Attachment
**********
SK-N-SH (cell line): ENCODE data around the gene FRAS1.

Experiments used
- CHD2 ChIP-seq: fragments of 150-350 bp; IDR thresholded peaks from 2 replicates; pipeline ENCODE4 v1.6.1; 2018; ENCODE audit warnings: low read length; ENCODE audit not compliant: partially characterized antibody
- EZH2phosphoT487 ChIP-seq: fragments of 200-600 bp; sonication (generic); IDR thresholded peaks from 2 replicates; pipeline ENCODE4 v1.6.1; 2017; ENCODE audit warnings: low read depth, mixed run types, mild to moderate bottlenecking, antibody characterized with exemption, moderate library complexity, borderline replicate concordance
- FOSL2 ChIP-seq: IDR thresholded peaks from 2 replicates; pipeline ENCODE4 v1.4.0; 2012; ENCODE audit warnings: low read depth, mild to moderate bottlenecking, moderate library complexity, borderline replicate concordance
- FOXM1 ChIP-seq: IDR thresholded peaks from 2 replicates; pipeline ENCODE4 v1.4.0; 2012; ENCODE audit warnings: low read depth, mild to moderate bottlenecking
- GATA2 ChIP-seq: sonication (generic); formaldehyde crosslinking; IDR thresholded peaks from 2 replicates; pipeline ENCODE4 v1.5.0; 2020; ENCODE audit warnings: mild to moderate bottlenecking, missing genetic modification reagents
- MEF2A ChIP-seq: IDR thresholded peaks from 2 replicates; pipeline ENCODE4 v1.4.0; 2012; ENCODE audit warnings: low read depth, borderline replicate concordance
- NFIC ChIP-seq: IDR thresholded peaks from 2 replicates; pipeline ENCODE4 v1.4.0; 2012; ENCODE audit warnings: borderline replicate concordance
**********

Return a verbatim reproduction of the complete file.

SK-N-SH (cell line): ENCODE data around the gene FRAS1.

Experiments used
- CHD2 ChIP-seq: fragments of 150-350 bp; IDR thresholded peaks from 2 replicates; pipeline ENCODE4 v1.6.1; 2018; ENCODE audit warnings: low read length; ENCODE audit not compliant: partially characterized antibody
- EZH2phosphoT487 ChIP-seq: fragments of 200-600 bp; sonication (generic); IDR thresholded peaks from 2 replicates; pipeline ENCODE4 v1.6.1; 2017; ENCODE audit warnings: low read depth, mixed run types, mild to moderate bottlenecking, antibody characterized with exemption, moderate library complexity, borderline replicate concordance
- FOSL2 ChIP-seq: IDR thresholded peaks from 2 replicates; pipeline ENCODE4 v1.4.0; 2012; ENCODE audit warnings: low read depth, mild to moderate bottlenecking, moderate library complexity, borderline replicate concordance
- FOXM1 ChIP-seq: IDR thresholded peaks from 2 replicates; pipeline ENCODE4 v1.4.0; 2012; ENCODE audit warnings: low read depth, mild to moderate bottlenecking
- GATA2 ChIP-seq: sonication (generic); formaldehyde crosslinking; IDR thresholded peaks from 2 replicates; pipeline ENCODE4 v1.5.0; 2020; ENCODE audit warnings: mild to moderate bottlenecking, missing genetic modification reagents
- MEF2A ChIP-seq: IDR thresholded peaks from 2 replicates; pipeline ENCODE4 v1.4.0; 2012; ENCODE audit warnings: low read depth, borderline replicate concordance
- NFIC ChIP-seq: IDR thresholded peaks from 2 replicates; pipeline ENCODE4 v1.4.0; 2012; ENCODE audit warnings: borderline replicate concordance